In the lead-up to ISV’s Student Poetry Competition, Diane Bourke reflects on the resurgence of performance poetry.
This year we have added a new category, Performance poetry, to ISV’s Student Poetry Competition. Performance poetry is a term that can be used for all poetry that is written with the aim of being performed. Students can make a video of themselves speaking or performing their words, bringing energy and conviction to their work.
If students enjoy music, catchy rhymes or hip-hop and rap this could be for them. Sometimes, the lyrics of a song speak in a way that makes people want to remember them forever. Songs have been described as ‘simple heartfelt, poems set to music’. Bob Dylan once said, ‘Anything worth thinking about is worth singing about’. We take this one step further and say, ‘Anything worth thinking about is worth writing about, particularly in the form of poetry’.
Performance poetry can also be referred to as ‘slam poetry’, ‘spoken word poetry’ as ‘a script’ and even sometimes as a form of rap or hip-hop. Whatever the terminology, we see them as legitimate poetry involving a performance.
Slam poetry is spoken word poetry that is performed before judges and an audience, whereas a spoken word poem refers to a poem that is written to be performed, anywhere the poet chooses. Both involve performing/reading the poem aloud, using body language, gestures and facial expressions to create the intended message.
For students looking for inspiration, look no further than Solli Raphael who has become a young icon of 21st century poetry.
Solli began writing poetry at age nine, and quickly unearthed a love for the art form. Shortly after discovering slam poetry, Solli won the national Australian Poetry Slam at the Sydney Opera House in an all-adult competition.
Solli has become globally renowned for taking poetry itself to new heights. His poetry has racked up critical acclaim and awards, globally.
In 2018, Solli’s debut book Limelight, was published. Solli’s second book Spotlight was published by Penguin Random House Australia in 2020 and has been recognised for its ability to engage young people in poetry and creative writing, and making a difference.
A well-composed performance poem uses concrete imagery to give the audience a descriptive picture to imagine. Think about the lines from T S Eliot:
And now a gusty shower wraps
The grimy scraps
Of withered leaves about your feet.
Performance poetry often contains literary devices. They help to make the spoken word more than just simple sentences. Examples include simile, metaphor and personification.
Students should perform it in a way that truly demonstrates their opinions and feelings about the topic. It’s the attitude that is evident that makes a spoken word poem more than just a recitation.
Repeating some phrases or words to create emphasis is often a feature of performance poetry. Powerful words or phrases can link with the minds of your audience. Not to be overdone though.
This refers to a pattern of sound that comes with stressing different syllables. It can make the poem flow as rhythm is readily discerned by the ear. Sound devices like onomatopoeia or alliteration can also be used to create rhythm.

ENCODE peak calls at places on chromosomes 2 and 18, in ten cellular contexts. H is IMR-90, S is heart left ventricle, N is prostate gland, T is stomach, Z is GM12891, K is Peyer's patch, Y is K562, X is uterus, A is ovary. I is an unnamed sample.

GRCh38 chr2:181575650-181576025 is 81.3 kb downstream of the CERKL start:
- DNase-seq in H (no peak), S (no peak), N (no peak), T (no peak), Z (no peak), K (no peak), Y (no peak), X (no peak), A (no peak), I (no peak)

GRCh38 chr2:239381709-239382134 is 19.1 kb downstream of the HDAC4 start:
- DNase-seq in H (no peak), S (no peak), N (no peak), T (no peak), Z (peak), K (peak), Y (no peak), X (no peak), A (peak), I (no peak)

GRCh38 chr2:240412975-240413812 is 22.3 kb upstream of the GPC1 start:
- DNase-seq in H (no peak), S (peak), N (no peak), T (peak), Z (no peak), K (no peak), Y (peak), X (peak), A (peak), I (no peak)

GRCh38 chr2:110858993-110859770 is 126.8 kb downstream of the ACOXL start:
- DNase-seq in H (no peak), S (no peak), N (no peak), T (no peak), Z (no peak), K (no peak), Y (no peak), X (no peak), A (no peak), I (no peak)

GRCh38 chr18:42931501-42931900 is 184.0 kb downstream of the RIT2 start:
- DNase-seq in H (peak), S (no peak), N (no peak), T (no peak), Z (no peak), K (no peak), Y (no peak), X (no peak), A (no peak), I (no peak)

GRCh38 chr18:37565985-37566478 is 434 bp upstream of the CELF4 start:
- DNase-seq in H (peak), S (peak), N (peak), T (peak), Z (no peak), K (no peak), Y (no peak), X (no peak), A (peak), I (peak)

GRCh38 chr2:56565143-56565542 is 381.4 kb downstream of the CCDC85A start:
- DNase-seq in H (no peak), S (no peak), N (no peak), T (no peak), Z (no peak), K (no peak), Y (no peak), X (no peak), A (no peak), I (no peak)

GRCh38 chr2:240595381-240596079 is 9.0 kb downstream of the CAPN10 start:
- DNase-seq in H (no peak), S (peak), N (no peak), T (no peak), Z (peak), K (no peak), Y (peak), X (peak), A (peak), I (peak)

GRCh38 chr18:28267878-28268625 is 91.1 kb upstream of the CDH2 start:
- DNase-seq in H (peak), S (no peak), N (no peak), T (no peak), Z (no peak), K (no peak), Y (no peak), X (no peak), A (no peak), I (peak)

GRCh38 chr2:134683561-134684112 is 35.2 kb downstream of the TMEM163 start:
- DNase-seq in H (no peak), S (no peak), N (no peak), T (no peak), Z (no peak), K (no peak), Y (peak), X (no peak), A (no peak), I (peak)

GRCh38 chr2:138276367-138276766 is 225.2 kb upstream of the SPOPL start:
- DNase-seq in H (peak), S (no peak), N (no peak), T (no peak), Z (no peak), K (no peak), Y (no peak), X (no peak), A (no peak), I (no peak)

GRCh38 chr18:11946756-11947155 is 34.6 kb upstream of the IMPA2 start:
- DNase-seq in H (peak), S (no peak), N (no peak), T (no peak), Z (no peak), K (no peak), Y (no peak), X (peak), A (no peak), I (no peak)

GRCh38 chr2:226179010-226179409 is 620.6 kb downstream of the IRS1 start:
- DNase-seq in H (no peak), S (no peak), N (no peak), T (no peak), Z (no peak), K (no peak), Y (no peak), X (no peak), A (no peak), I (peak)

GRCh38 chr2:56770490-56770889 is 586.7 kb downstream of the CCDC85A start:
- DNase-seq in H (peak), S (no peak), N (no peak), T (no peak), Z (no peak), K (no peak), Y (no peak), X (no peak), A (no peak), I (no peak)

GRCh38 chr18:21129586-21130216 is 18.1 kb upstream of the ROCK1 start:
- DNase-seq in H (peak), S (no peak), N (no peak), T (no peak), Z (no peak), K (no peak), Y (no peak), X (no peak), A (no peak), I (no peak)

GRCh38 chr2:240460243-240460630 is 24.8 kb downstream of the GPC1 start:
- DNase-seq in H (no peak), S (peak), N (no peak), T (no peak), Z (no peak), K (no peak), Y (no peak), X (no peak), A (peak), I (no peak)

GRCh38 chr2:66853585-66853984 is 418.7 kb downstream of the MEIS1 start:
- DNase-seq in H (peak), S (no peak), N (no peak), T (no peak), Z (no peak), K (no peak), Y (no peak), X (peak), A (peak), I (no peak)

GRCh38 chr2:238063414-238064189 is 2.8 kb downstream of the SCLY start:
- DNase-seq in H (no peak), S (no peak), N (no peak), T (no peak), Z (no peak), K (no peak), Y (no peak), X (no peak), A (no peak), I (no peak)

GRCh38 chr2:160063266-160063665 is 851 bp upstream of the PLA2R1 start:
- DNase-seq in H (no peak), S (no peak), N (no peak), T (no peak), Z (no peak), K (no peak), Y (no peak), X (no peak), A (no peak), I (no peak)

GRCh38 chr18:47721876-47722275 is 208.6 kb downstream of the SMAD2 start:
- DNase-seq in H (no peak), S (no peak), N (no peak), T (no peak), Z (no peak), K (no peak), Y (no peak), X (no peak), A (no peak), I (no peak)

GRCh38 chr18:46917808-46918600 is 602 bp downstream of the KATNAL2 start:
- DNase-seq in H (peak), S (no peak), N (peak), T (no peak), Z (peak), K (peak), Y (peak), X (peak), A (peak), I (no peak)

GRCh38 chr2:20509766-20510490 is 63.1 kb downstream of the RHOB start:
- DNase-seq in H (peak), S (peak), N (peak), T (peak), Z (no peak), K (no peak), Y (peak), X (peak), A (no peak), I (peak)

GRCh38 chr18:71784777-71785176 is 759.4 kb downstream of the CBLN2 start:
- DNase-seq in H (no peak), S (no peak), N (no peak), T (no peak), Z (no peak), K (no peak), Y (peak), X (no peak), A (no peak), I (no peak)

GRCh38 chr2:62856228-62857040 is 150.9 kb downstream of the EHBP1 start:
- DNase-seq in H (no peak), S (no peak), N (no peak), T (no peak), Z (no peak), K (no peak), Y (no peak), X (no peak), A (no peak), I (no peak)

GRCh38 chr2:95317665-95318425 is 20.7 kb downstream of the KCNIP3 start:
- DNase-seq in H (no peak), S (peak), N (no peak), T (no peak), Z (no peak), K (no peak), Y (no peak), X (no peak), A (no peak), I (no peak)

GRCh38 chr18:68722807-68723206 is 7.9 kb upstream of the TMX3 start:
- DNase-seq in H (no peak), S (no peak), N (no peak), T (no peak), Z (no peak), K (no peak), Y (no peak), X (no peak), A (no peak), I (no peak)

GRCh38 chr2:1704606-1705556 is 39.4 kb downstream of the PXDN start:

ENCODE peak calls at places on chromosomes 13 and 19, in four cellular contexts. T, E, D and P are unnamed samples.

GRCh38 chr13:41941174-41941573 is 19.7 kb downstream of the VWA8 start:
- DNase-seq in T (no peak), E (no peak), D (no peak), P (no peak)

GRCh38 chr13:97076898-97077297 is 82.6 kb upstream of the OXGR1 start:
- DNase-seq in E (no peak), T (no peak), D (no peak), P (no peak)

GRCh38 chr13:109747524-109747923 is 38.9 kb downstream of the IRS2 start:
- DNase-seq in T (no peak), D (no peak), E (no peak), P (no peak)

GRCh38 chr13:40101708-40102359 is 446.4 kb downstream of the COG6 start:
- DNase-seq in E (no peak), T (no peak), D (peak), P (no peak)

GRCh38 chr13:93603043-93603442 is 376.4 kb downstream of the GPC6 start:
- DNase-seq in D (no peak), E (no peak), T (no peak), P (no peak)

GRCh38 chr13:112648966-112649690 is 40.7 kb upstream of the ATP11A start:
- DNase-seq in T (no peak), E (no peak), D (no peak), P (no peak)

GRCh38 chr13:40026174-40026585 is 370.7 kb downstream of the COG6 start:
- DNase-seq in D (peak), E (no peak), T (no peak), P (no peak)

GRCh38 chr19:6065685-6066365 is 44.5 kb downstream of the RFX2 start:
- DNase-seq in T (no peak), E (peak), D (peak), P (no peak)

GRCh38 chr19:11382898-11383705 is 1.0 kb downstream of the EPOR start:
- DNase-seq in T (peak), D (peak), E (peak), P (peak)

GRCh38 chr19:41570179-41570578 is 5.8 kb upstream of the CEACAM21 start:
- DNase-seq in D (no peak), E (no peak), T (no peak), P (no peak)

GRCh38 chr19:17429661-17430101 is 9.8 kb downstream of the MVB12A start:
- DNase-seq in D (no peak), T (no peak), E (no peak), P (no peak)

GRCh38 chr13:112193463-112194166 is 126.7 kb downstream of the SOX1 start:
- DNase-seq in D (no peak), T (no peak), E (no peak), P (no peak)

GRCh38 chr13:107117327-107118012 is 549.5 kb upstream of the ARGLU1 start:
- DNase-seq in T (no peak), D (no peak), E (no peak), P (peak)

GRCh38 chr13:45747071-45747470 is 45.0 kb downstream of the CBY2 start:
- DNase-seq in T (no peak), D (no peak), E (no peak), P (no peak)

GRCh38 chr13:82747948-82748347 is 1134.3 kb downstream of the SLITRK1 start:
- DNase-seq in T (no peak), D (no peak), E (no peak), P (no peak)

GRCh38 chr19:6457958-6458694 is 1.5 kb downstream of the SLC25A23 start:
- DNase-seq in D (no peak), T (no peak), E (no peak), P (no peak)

Rhyme, one of the first poetic devices young poets become familiar with, is often used in performance poetry. The advice here would be to use it sparingly.
They can be supported to think about how they wish to perform their poem. Encourage them to be prepared to try different things to see what works best for them.
Speaking clearly is essential, as is pausing to create tension. Changing the recitation speed from slow to fast and vice versa helps. Assist students to understand and notice this.
Encourage students to think about creating an elliptical structure where things that have already been said are revisited later in the performance.
Good posture is essential. Motivate students to stand up straight with their shoulders back, chin up and head high. Have them practise not staring at the floor or their paper. Inspire them to look confident and assertive. ‘Confident and assertive’ could become a mantra.
Assist students to use facial expressions when performing their spoken word poetry. This helps the audience appreciate a point students want to make and understand the emotions involved with the words.
Most importantly, ensure students relish the experience and have fun.
Remember too, whether the poetry be written or performance, the following:
- Learning to draft is critical. Encouraging students to spend time on a single poem is invaluable. Furthermore, it helps them learn patience and understand creative development. Besides, retained drafts illustrate the progress from draft to draft.
- Accept that writing poetry takes time; it is fine to put a draft away and let the mind work on it at a subconscious level before reviewing it with fresh eyes and making changes where appropriate.
- When writing poems, less is more. Encourage students to prune their poems again and again. Every word written should bring something to the poem.
- Encourage students to ask friends and family to read their poems aloud so they can hear what it sounds like. The poet needs to be happy with what he/she hears.
Poetry is one of the oldest literary forms. The earliest poems were often sung or recited to pass on oral histories, law and ancestral information before the development of writing. One of the earliest poems was The Epic of Gilgamesh from around 2000BC. It is wonderful to dwell on this as we see the resurgence of performance poetry today.
Diane Bourke is a Project Manager at Independent Schools Victoria.